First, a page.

Scholarship a tribute to Noll, who took nursing ‘on the road’

Lorraine NollLorraine Noll was famous for her we’ll-come-to-you outreach that in the late 1980s brought nursing instruction to Rhinelander, Woodruff and far-flung outposts across Northern Wisconsin.

In the days before the internet, she made the near-200-mile drive from her Two Rivers home in all seasons so dozens of student learners with busy lives and young families didn’t have to. Her trusty Toyota carried 300,000 miles on the odometer and bulging boxes of textbooks and lab equipment on the back seat.

“I call this my mission work,” Noll told an interviewer at the time, describing her weekly, two-day visit. “You can’t imagine how much it meant when we first brought these classes up there.”

Noll eventually parked her car, received associate professor emerita honors and retired from UW-Green Bay after 17 years of service in 2000. She passed away in September 2007, at age 75.

Her dedication to serving others, however, remains a vibrant part of the University’s nursing education program. The Lorraine M. Noll Memorial Nursing Scholarship program set in motion by her family will see to that.

“We want these scholarships to allow others to further their development in nursing,” says Lorraine’s son, Andy.

Lorraine Noll and children“Nursing, and sharing her knowledge of nursing, were her true passions. She touched many with her teaching at UWGB, and we hope these scholarships will afford others the same opportunity to touch the lives of others through nursing.”

Andy and his wife, Lisa Noll, were joined by his siblings and their spouses — Joseph and Sally Noll, Robert and Amy Noll and Donald and Sarah (Noll) Geiger — in creating the fund.

Lorraine Noll championed the establishment, in 1986, of UW-Green Bay satellite sites at Howard Young Medical Center in Woodruff and Nicolet Community College in Rhinelander so nurses could pursue bachelor’s degrees. At the time, there was little access to higher education for registered nurses in the one-third of Wisconsin north of Highway 29.

Her students were men and women — most with full-time positions in hospitals or homecare — who wanted to supplement their two- or three-year clinical training. They wanted the advantages of a four-year degree including attention to research, management strategies and topics such as community health nursing. The bachelor’s credential was seen as especially crucial in the emerging field of public health nursing.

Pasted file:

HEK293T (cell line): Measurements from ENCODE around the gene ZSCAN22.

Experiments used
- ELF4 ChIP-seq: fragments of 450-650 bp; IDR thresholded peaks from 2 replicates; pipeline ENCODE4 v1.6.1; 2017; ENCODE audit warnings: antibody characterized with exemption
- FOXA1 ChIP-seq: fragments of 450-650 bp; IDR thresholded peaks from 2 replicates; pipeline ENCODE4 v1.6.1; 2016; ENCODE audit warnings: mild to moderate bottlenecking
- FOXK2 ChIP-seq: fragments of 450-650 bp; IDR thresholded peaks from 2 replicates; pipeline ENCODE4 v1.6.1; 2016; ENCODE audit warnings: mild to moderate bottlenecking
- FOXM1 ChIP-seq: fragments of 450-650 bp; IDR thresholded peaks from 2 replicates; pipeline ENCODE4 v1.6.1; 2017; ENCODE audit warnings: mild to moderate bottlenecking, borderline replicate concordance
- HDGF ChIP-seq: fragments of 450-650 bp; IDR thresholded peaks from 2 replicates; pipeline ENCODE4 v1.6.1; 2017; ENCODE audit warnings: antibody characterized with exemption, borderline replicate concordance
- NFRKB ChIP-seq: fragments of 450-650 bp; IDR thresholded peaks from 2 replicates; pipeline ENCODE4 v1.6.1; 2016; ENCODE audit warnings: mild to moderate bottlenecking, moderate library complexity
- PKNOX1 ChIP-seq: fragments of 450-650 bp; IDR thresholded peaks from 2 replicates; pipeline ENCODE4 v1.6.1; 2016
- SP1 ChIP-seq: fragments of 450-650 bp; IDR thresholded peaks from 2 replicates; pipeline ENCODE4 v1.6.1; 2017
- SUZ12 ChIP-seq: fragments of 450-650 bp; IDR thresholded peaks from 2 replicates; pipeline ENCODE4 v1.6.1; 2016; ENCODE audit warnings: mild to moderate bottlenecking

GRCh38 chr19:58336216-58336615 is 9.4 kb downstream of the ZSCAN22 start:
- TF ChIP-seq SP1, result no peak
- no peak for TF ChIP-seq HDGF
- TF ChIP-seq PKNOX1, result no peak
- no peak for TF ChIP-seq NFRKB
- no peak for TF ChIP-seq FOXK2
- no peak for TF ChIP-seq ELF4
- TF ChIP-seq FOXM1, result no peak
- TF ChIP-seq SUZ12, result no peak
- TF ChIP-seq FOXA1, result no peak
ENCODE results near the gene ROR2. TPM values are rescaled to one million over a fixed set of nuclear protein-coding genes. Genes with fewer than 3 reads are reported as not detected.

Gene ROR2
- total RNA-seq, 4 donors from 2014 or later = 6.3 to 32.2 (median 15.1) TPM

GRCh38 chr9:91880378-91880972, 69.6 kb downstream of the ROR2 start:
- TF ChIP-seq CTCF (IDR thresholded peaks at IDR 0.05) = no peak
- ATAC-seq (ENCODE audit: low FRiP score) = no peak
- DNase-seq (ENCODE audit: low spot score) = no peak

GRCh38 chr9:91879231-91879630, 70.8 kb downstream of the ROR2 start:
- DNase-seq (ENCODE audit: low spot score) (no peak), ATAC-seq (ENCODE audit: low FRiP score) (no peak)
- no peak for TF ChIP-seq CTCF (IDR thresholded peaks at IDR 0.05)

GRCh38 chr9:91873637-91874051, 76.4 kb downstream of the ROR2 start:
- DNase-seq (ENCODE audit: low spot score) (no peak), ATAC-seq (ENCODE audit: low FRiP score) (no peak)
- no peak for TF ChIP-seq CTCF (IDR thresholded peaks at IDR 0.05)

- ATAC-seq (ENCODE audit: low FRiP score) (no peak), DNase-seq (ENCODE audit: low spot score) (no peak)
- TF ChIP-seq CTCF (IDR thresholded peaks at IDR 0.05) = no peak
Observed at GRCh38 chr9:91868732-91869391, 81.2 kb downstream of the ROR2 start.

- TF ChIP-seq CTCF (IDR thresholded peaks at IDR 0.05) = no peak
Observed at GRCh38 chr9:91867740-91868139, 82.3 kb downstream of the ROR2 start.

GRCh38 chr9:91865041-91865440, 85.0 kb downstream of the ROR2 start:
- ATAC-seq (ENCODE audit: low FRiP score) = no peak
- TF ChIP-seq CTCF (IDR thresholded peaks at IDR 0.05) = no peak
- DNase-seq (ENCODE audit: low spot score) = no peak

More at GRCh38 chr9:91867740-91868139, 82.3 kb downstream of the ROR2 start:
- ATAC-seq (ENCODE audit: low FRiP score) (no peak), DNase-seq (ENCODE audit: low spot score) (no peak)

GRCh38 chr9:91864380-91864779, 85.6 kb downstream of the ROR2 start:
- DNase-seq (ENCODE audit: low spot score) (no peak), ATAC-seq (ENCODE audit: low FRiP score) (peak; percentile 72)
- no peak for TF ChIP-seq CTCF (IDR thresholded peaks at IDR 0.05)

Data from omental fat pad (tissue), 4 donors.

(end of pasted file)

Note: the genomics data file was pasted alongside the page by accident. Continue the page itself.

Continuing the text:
Lorraine Noll and students

Noll was the face of the program: adviser, coordinator and, every third semester, instructor. For one-on-one advising sessions, she might detour from her northbound route to meet with students at hospital cafeterias, roadside cafes or even pre-arranged highway crossroads in her office on wheels.

Nowadays, distance learning is a viable alternative, and UW-Green Bay is a key player in continuing education for nurses living far from major population centers. It’s a market the circuit-riding Noll helped nurture. And her students appreciated her dedication and commitment.

“As we reminisced after her death we were going through papers and found a box of course evaluations from UWGB,” Andy recalls. We went through them and got to know our mother from a student’s perspective… The evaluations truly showed how much she touched the lives of her students as well.”

Lorraine NollAmong Noll’s many honors was the UW-Green Bay Founders Association Award for Excellence in Community Outreach. She also won a national award from the American Nurses Credentialing Center. The organization brought her on stage at its 2000 national convention to honor her work in bringing visibility to nursing certification, and in reaching out to adult learners.

A native of Neillsville, Wis., Noll earned a bachelor’s degree in nursing from Alverno College and a master’s in nursing from UW-Oshkosh. In addition to her work at UW-Green Bay, she also taught for a time at Concordia University in Milwaukee. In the years before her death she spent time with her four children and six grandchildren, often visited old haunts in Red Wing, Minn., and completed a few more Labor Day walks across Michigan’s Mackinac Bridge.

The first Noll scholarship is likely to be awarded for the 2010-11 academic year.

Friends, former students and others interested in promoting nursing education can help grow the endowment by making personal gifts at, or by contacting Lisa DeLeeuw, UW-Green Bay director of grants and development services, at (920) 465-2226.

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